Council Tables Polo Club Development Discussion

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Naperville City Council tabled a decision on the Polo Club development in south Naperville.

Council is considering annexing the property into Naperville’s jurisdiction, but needed to vote to direct city staff to begin preparing the appropriate documents.

The Public Speaks Up

One hundred thirty five members of the public voiced their opposition to the development proposed by D.R. Horton, finding issues with traffic and density.

“The density of the proposed Polo Club development is 4.55 households per acre,” said Naperville resident Karen Spangler. “This is more than double the adjacent density at South Pointe and twice the density of new developments in the area such as Wagner Farms and Clow Creek that are currently under construction.”

And they said more homes means more traffic.

Traffic Congestion

City staff agreed that traffic was a major problem on 119th, with drivers from Naperville, Plainfield, and Oswego using it as a thoroughfare from I-55.

“What we basically have out there – it’s an intersection capacity problem today. It’s driven by the lack of lanes at that intersection,” said Naperville’s Director of Transportation, Engineering, and Development Bill Novack.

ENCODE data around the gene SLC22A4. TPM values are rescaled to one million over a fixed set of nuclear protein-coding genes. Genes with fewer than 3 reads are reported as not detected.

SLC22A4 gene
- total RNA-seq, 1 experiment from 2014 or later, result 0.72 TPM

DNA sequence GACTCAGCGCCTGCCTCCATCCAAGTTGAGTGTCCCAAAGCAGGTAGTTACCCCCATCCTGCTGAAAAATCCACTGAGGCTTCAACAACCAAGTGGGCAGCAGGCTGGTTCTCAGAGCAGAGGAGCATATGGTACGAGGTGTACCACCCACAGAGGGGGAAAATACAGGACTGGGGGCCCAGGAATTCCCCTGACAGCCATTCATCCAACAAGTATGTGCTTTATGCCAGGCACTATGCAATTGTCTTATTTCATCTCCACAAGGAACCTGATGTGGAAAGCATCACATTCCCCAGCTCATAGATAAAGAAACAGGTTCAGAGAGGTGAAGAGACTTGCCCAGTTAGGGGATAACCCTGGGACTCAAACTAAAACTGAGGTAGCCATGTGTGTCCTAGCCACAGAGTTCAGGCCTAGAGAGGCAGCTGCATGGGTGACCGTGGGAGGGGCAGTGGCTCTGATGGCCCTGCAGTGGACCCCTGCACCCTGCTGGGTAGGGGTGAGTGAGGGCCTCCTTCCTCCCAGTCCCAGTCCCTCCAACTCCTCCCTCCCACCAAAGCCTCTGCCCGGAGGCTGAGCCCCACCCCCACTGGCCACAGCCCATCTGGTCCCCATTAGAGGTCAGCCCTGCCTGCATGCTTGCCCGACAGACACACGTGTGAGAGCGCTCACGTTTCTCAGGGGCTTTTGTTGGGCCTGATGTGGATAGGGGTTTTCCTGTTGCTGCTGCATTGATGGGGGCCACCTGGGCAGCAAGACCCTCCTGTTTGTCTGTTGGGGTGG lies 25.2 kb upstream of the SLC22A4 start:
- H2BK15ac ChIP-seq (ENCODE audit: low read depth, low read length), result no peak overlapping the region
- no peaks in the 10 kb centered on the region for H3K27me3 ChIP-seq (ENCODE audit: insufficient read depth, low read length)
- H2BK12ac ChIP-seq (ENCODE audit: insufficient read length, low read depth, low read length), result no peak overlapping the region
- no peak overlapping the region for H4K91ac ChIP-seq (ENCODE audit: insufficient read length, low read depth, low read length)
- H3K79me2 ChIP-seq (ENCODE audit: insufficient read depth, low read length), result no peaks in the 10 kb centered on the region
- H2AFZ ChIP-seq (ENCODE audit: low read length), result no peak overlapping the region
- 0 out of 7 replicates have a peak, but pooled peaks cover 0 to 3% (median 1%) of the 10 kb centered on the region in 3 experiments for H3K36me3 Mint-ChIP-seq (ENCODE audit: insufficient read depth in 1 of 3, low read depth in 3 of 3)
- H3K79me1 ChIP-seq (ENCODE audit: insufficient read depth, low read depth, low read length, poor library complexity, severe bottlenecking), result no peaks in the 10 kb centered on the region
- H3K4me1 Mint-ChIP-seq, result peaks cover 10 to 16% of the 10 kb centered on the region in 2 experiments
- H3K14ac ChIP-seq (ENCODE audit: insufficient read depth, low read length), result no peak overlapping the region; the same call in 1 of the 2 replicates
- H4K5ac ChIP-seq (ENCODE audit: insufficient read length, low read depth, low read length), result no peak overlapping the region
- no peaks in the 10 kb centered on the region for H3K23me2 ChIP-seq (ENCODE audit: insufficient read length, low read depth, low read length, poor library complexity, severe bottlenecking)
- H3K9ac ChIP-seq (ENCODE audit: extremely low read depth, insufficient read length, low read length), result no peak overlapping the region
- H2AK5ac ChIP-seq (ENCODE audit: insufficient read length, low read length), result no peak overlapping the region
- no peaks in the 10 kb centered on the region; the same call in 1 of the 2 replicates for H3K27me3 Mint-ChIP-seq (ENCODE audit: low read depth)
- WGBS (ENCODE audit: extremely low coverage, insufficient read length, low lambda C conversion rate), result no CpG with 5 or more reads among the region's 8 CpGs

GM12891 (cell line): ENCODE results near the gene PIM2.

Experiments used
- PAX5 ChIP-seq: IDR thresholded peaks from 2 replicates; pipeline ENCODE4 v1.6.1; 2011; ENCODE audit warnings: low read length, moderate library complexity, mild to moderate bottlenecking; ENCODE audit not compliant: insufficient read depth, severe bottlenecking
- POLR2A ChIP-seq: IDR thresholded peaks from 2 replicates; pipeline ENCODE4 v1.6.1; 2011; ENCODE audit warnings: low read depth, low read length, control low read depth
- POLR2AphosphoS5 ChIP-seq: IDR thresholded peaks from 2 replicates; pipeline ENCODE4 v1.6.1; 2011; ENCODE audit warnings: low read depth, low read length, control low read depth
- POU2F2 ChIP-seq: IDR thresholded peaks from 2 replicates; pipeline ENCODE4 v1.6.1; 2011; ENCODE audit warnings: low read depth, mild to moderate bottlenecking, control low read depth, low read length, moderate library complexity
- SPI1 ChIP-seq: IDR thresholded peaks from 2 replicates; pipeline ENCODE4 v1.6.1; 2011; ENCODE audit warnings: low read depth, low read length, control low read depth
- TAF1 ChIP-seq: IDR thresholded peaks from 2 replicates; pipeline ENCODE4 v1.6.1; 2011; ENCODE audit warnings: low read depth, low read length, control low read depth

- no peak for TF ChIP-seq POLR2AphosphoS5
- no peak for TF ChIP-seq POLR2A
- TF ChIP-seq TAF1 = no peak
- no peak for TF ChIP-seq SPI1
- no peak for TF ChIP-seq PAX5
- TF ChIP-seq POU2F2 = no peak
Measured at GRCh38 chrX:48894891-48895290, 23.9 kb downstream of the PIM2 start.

D.R. Horton’s plan would include adding a right turn lane at 119th and Route 59, restriping the left turn lane and including a center lane along the Polo Club development, but residents felt that wasn’t enough.

“The traffic report rates the current evening conditions of 119th and Route 59 as a level of service F,” said Wolf Creek resident Lorrie Williams. “The report says that if they do nothing and don’t build, it’s still an F. And if they do the items mentioned in this iteration of their plan, it’s also still an F.”

Affordable Housing

And while some on the dais were concerned about how the development would impact traffic, others felt the lack of affordable housing was a bigger issue.

“Yes, this project offers some diversity on affordability, but it’s got zero units of actual affordable housing,” said Councilman Patrick Kelly. “We heard so much over the past year about the definition of affordable being 30% of an income of 60% of the [Area Median Income] and this has nothing to add to that.”

Council needed five votes to direct staff to prepare documents for annexation, but six to annex the property at a future meeting. When it became clear that only five council members supported the proposal, the item was tabled indefinitely.

Council did vote to extend D.R. Horton’s petition to work on their Polo Club development for another year.

Naperville News 17’s Casey Krajewski reports.


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